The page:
Opinion: Brazil and India deserve permanent seats on UN Security Council

Brazil and India are major powers whose leading participation in BRICS-particularly India's role as part of the Russia-India-China (RIC) core-makes them engines of the economic-financial dimension of the emerging multipolar world order.

Russian Ambassador, Opinion: Brazil and India deserve permanent seats on UN Security Council

RIO DE JANEIRO, BRAZIL – (Opinion) Russian Ambassador to China Andrey Denisov reaffirmed his country’s support for the permanent seats that Brazil and India have requested at the UNSC but confirmed that Moscow remains opposed to Germany and Japan’s.

The first two would “increase the proportionate share of African, Asian and Latin American nations for the UN Security Council to be able to reflect the aspirations of people around the world and be a more democratic body.”

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In contrast, the second pair would “make the imbalance [in favor of the US-led West at the UNSC] even more striking.”

UN security council. (Photo internet reproduction)
UN security council. (Photo internet reproduction)

This pragmatic stance aligns with the global systemic transition to multipolarity. “The Great Bifurcation” caused by the New Cold War has resulted:

  • in the systemic divide between the US-led West’s Golden Billion and the BRICS-led Global South;
  • the ideological/worldview one between unipolar liberal-globalists (ULGs) and multipolar conservative-sovereigntists (MCS);
  • and the tactical division between the establishment and populists (primarily relevant in the organic sense with respect to the Golden Billion but potentially weaponizable by them against the Global South).

Brazil and India are Great Powers whose leading participation in BRICS – especially India’s role as part of its Russia-India-China (RIC) core – makes them engines of the economic-financial dimension of the emerging Multipolar World Order.

They also practice a policy of principled neutrality towards the Ukrainian conflict, which makes them leaders among their fellow Global South peers by virtue of their sheer size and growing influence. Their continued lack of a permanent seat at the UNSC is unfair because it deprives their regions – Latin America and South Asia – of proper representation.

The first-mentioned was arrogantly regarded as the US’ “backyard” for centuries but has proven its strategic autonomy since the start of the century. The second is among the most populous regions in the world.

South Asia also sits in the center of the Eastern Hemisphere, where the world’s multipolar processes are increasingly converging, making its global strategic significance even more significant than it might appear at first glance.

That said, UNSC reform isn’t possible without the agreement of all permanent members, which means that the US, UK, and France could easily obstruct this.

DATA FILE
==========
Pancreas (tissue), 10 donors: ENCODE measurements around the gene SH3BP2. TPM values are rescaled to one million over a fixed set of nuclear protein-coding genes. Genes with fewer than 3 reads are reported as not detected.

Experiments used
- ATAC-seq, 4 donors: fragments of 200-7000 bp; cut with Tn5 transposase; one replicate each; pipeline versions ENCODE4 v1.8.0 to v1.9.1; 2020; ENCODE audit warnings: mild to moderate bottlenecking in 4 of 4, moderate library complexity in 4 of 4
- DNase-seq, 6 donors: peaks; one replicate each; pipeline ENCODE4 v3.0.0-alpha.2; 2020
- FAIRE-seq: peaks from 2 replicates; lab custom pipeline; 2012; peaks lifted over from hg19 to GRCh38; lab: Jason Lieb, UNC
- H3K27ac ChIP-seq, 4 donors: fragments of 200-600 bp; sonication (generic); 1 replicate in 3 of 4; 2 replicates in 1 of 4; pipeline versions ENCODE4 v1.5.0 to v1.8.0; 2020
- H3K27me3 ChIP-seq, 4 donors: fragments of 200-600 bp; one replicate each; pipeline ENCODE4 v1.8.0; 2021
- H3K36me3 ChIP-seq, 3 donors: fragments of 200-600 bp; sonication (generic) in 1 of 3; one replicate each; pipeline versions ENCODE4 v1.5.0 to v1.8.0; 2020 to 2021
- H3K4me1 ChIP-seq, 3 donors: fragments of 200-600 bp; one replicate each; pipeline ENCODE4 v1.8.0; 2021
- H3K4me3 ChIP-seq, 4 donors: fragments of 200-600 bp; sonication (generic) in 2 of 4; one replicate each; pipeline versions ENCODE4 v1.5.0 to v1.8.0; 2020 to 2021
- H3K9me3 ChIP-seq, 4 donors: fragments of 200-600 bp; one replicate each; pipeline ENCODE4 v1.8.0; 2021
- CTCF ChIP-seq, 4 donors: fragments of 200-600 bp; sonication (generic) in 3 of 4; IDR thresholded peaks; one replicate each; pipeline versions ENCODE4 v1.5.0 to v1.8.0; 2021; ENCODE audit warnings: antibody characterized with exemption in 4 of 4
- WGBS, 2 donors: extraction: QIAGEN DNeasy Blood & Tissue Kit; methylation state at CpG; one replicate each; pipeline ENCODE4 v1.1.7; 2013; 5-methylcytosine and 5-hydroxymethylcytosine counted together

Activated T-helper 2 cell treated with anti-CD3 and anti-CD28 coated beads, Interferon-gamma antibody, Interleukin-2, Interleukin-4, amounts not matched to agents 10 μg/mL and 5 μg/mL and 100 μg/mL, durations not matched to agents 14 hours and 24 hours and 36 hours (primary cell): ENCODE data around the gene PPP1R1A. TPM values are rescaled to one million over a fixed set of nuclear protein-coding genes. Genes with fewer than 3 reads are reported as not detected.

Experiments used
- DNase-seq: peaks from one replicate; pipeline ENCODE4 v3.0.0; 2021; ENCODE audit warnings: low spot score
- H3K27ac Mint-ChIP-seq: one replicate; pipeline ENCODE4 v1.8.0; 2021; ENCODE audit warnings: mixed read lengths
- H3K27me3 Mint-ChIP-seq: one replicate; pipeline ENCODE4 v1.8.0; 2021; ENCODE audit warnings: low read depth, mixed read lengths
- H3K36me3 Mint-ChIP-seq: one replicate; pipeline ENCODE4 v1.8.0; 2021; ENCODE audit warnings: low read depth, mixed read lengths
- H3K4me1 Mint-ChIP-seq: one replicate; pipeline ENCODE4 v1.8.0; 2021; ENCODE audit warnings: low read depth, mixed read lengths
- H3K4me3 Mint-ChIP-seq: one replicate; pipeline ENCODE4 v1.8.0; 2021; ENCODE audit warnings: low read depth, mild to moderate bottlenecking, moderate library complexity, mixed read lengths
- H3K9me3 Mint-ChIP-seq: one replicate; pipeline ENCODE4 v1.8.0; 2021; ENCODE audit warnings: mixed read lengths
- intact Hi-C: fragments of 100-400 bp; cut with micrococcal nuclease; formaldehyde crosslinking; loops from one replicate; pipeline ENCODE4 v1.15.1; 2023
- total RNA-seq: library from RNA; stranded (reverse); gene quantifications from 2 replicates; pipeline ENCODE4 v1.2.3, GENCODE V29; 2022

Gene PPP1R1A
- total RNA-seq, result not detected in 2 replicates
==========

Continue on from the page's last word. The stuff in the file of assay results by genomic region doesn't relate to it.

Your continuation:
Those three representatives of the Golden Billion have a deep-seated interest in perpetuating the imbalance between their bloc and the Global South. To this end, it’s unrealistic to expect them to approve Brazil and India as permanent members, at least not without also granting such seats to Germany and Japan at the same time.

Absent this potential compromise, which the Golden Billion might not even support in any case; those two BRICS members probably won’t ever receive the official political status in International Relations that they deserve.

In such a scenario, the UN as a whole would suffer since emerging powers like those two and others would have less faith in this global platform, not least because the UNSC would have proven to have been paralyzed by the systemic bifurcation of the New Cold War into practically making itself irrelevant by refusing to admit those two multipolar leaders as permanent members.

That could accelerate regionalization processes whereby Brazil and India assert themselves first and foremost through the regional integration platforms that they lead, which are MERCOSUR and SAARC, respectively.

From there, these groups can then independently interact with their fellow Global South peers through what Russian scholar Yaroslav Lissovolik envisions as BEAMS.

His op-ed for CGTN late last month described this concept as “the aggregation of the regional integration blocs of all of the five BRICS members – represented by the ‘BEAMS’ platforms consisting of the Bay of Bengal Initiative for Multi-Sectoral Technical and Economic Cooperation, Eurasian Economic Union (EAEU), the ASEAN-China Free Trade Area, Mercosur, and the South African Customs Union.”

This alternative geo-economically driven model of globalization might ultimately facilitate the emerging Multipolar World Order much more practical than Brazil and India’s largely symbolic granting of permanent UNSC seats. However, that outcome would exacerbate the systemic bifurcation of the New Cold War and likely make it impossible to return to its previously globalized nature.

That, however, isn’t necessarily bad, though it should still be kept in mind by strategic forecasters across the coming decades.

Considering the insight shared thus far in this analysis, Russia’s certainly right with respect to Brazil and India deserving permanent UNSC seats, but it’s unrealistic to expect the Golden Billion’s three permanent members to agree to this, not to mention without also possibly bestowing the same privilege to their German and Japanese allies.

Be that as it may, alternative geo-economically driven globalization could function as a viable workaround for ensuring that those two Great Powers can flex global influence proportionate to their role in the emerging Multipolar World Order.